Since Iran’s 1979 Islamic revolution there have been no nightclubs or bars where young Iranians can meet and socialise. Strict families and the Islamic regime also forbid sexual relations before marriage.

Chafing at the restrictions and seeing no chance of substantive change, a new generation is escaping overzealous conservative relatives and official restrictions by heading into the wilderness.

This is not strictly about a love of nature. Once out in the country’s forests, mountains, deserts and islands, young women ditch their Islamic coverings and groups of friends dance, sing, use drugs and have sex. The younger they are, the more likely they are to challenge the Islamic Republic’s rules.

As a regular climber in the mountains around Tehran and elsewhere, I see growing numbers of groups from different social backgrounds using the great outdoors to find freedom.

Hamid Naeeini, who has been a professional guide for 16 years, says the number of camping groups has grown tenfold in the past four years, and as much as 100 times compared with a decade ago. He believes that Instagram has played a crucial role. “Gender is not an issue on the tours, even in religious areas,” he says. “People in rural areas are being affected by the changing mores.”

Fatemeh, a 19-year-old Tehrani, tells me that for the past two years she has been camping in forests “to find the reality” and escape from her “boring and repetitive” life in the capital. “We have a lot of freedom there and I even cry when I have to come back to Tehran,” she says. “Everyone is truly happy,” she says. “Having sex is totally normal. [Magic] mushrooms are nature’s gift to us. Nature is our religion.”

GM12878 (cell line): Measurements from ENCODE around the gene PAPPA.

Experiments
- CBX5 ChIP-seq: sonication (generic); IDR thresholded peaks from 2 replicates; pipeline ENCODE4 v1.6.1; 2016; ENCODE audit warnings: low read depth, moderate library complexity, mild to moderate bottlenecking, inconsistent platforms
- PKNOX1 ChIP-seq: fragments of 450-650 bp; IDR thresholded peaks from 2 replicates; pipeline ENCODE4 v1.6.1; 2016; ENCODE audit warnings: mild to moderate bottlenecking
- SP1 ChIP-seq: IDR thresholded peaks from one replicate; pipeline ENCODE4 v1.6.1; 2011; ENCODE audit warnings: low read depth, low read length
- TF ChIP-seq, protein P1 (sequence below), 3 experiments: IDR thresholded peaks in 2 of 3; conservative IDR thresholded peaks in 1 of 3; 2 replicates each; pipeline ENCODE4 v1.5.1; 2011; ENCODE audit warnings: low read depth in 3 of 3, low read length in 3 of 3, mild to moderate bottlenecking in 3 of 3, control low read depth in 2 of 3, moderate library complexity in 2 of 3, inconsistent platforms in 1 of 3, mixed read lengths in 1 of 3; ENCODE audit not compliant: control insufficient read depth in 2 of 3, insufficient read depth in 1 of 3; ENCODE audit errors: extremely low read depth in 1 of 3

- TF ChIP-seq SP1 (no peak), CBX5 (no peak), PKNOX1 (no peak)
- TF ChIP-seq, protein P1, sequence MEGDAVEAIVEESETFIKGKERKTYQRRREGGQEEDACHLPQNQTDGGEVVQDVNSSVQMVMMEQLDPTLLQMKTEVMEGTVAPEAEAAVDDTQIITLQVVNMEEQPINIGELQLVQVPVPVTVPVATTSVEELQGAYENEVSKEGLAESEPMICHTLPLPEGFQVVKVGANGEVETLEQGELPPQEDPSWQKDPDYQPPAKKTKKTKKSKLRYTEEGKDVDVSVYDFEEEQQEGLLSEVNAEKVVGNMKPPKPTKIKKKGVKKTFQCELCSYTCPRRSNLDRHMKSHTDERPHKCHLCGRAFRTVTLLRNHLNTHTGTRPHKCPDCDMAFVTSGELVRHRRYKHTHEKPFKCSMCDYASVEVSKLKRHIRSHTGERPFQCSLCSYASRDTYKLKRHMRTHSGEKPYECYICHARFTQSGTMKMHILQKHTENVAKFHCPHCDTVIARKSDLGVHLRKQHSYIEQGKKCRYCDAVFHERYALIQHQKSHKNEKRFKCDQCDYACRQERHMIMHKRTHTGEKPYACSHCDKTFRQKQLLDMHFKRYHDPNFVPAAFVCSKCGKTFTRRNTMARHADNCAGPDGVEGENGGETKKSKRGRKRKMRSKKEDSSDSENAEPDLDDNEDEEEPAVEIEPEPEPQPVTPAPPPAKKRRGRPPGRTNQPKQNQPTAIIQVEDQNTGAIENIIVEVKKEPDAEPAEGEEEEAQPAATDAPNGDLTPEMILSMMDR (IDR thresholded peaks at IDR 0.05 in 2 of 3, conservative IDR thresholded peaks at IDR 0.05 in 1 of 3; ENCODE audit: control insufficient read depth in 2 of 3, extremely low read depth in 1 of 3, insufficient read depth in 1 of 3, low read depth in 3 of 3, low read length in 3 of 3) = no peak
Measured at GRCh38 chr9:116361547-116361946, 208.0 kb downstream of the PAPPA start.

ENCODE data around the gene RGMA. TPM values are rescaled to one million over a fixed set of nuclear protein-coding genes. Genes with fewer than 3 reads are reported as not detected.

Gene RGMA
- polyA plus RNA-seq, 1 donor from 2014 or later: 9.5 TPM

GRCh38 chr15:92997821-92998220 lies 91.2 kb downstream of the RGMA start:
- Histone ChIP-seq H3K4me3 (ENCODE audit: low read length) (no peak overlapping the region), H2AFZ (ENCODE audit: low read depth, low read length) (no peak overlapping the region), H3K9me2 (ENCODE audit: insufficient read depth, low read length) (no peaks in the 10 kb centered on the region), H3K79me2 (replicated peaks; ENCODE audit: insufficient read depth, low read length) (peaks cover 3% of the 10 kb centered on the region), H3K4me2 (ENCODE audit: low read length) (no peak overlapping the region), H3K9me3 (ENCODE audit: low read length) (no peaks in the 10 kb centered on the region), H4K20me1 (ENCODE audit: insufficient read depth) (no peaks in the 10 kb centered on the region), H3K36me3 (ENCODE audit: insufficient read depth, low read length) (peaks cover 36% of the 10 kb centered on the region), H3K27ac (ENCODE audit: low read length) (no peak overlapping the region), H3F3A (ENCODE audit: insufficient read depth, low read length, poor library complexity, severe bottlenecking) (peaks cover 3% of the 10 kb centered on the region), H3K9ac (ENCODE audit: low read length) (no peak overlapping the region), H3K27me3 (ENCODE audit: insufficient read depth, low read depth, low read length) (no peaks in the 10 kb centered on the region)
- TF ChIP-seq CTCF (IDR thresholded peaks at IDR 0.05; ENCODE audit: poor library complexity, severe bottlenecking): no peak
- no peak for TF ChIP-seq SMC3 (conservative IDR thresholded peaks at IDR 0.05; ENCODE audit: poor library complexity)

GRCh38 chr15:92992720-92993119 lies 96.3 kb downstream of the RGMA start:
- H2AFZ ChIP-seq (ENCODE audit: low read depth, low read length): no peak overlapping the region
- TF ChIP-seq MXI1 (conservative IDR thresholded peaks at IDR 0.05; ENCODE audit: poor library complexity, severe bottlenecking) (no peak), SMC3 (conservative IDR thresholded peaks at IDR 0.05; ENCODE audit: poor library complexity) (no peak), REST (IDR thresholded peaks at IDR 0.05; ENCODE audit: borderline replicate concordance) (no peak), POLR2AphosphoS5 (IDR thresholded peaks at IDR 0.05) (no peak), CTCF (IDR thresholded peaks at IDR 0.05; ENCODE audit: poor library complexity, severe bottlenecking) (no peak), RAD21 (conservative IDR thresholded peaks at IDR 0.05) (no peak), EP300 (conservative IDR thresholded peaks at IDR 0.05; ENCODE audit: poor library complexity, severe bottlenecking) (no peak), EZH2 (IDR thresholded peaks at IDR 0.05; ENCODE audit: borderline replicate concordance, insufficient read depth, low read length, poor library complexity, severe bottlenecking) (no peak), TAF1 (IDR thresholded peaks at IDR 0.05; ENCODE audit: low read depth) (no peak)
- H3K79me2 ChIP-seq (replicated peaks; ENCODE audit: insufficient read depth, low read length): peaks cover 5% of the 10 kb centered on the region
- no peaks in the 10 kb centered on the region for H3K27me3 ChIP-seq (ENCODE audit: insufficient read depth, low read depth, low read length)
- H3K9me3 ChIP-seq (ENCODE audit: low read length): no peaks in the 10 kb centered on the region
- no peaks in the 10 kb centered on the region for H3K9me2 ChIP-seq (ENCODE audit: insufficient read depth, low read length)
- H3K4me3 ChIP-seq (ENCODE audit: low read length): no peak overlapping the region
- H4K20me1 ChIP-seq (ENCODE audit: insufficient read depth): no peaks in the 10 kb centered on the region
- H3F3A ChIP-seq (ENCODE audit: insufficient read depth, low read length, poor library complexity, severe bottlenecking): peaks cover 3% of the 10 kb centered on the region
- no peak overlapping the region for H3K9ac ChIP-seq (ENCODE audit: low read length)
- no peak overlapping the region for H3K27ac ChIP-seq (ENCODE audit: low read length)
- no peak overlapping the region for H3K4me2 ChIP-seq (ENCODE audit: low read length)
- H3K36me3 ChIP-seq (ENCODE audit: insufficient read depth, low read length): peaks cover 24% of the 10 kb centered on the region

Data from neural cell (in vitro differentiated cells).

Many families fear that their young are running away from the reality of Iran’s social strictures. But the campers retort that the Islamic system refuses to acknowledge the reality of modern life.

For the authorities, this new method of defiance is proving difficult to control. Abbasali Soleimani, leader of Friday prayer in Kashan — a city about 250km south of Tehran surrounded by stunning deserts that are popular tourist destinations — warned this year of the “moral challenges” facing the country. “What has been happening under the name of tourism is below the dignity of the holy Islamic republic and [a betrayal of] the blood of our martyrs,” he said.

A widely circulated video of Islamic vigilantes attacking rock climbers near the historical city of Isfahan outraged the nation earlier this year. The gang argued that in their region, women and men could not do sports together.

None of this deters those determined to escape the country’s restrictions. Mehrdad, 24, is one of many unofficial tour guides using Instagram to organise trips to popular destinations such as the islands of Hengam and Hormuz in the south, as well as forests and deserts in other parts of Iran. “Young people have no other ways to have fun. I never ask them what they are smoking or drinking, or who they are sleeping with in their tent,” he says.

He explains how generational shifts have affected his tour groups. The first cohort after 1979 went through the most socially restricted period and just want to do sport, he tells me, adding that he no longer takes over 35s on his tours because they are “too serious”. The next cohort rebelled a bit, so they do “yoga and some sports” and drink alcohol, he says, while those born after 2000 look to the west on social media and are into “joints and sex”.

The gap between the concessions the Islamic republic is ready to make and the demands of young Iranians has been widening over decades, but it is quickly becoming a yawning gulf. More than 20 years of pushing in vain for reform has left many convinced that the authorities will never change, and it is a struggle to find people who still believe political, economic and social reforms can take place within the Islamic republic.

The response of many is to disengage. Fatemeh, like most pro-democracy Iranians, has no intention of voting in the June 18 presidential election. “This is only a game and I’d rather spend my time in nature than helping the authorities stifle us,” she says.